Wednesday, June 7, 2017


Sixty-five years ago today, I married John Phillips Burnell, Jr. We met in the Spring  of 1948 in a lunch line at Lowry Hall at Kent State University. He was with my friend Jean Beckmann, who had met him in a journalism class. At the time I was dating my Holden Caulfield boy friend Dick, who had just bought a brand new, bright red 1948 Plymouth convertible that winter. I liked Johm's looks, tall and thin and very well dressed. I was impressed with his dark rimmed glasses, too, and there were very few people wearing that style in those days. I would see him around campus occasionally, and we would have coffee once in a while with others at the student union. I enjoyed his sense of humor and I made him laugh, too. But I was still going with my mixed up cynical boy friend.
When I came back in the fall, absence had not made my heart grow fonder for Dick, and I asked John to the dorm dance, and that was it. I must admit that I had kind of stalked him, in that I knew where he usually hung out for a smoke on a wall I walked past on my way to Spamish class. Or maybe he hung out on that wall because he knew I would walk by on my way to Spanish class. Sometimes I never made it  to the classroom, actually. The student union was close by and a person needed a snack or a cup of coffee, after all.
That was the beginning of our relationship. On our first real date we double dated with my friend Colleen and BF Chuck. Colleen was one of the few girls at school who had her own car.. We ended up that night at the Big House, which had a dance floor and a fireplace.  ( Many years later it became the hangout for the Chosen Few, a rough biker gang.) We danced and then John and I sat by the fire and talked and talked. I remember our mutual love for cats was a major subject.  Because I had to be in by 11 o'clock, the evening ended fairly early,but we fad a very fine time.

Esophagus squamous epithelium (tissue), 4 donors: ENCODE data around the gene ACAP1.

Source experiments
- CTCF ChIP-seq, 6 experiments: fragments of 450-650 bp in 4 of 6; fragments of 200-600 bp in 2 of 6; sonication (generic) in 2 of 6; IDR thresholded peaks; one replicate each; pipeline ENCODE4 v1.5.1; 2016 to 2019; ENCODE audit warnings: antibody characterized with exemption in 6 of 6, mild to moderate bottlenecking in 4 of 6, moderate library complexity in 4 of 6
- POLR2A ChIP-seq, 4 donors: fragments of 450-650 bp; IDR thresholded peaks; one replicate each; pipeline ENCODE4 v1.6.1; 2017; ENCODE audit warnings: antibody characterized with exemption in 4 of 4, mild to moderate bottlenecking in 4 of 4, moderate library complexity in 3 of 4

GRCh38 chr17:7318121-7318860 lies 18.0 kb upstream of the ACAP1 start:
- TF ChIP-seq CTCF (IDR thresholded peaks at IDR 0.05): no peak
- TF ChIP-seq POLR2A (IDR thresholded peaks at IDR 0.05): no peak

We went together at Kent State until John graduated a year earlier than I.he started grad school at Ohio State. He had switched from journalism to sociology. I had picked up  unsociology, too, along with continuing art. We both found that area fascinating, since we were interested in social issues, which at that period were creating tension by the proponents of McCarthyism and the rising civil rights movement.
Johm was a graduate assistant at Ohio State, teaching and loving it. He had an opportunity to get a research job for a year, at which point, dear reader, I married hum.
I don't intend to make this a story of our marriage, which was cut short by his death in a car accident when he was only thirty-eight. He was teaching at Kent State by that time and working on his doctoral dissertation We had three girls and a boy on the way when that happened. It was a terrible loss, of course. I had never thought that one could survive such a thing, but we did. He had given me that strength.
The portrait is one I did in 1948. I don't remember when, but it must have been the fall after we first met. I had forgotten it, but Emily found it when she was recently home. She had it framed for me. I am so glad she did.

Saturday, January 28, 2017


I wrote some time ago that I like to read obituaries, stories of ordinary people who have led rich, meaningful lives. There were two this past week which were especially of that sort. One of the people I knew, the other I wish I had known.
I was drawn to a picture of a sweet looking, round faced woman. She was born in 1917' dying at the beginning and f her hundredth year. Her name was Sadie. She was born in Ireland, lost her mother when she was eight, and helped with her younger siblings until her father remarried. Her stepmother was a kind and loving person, and the family grew. When WWII broke out, Sadie volunteered with the ambulance service and became a trained first aid provider. She met an American G.I., and they married, staying on in Ireland for a couple of years. Then she sailed across the Atlantic with him and their first child.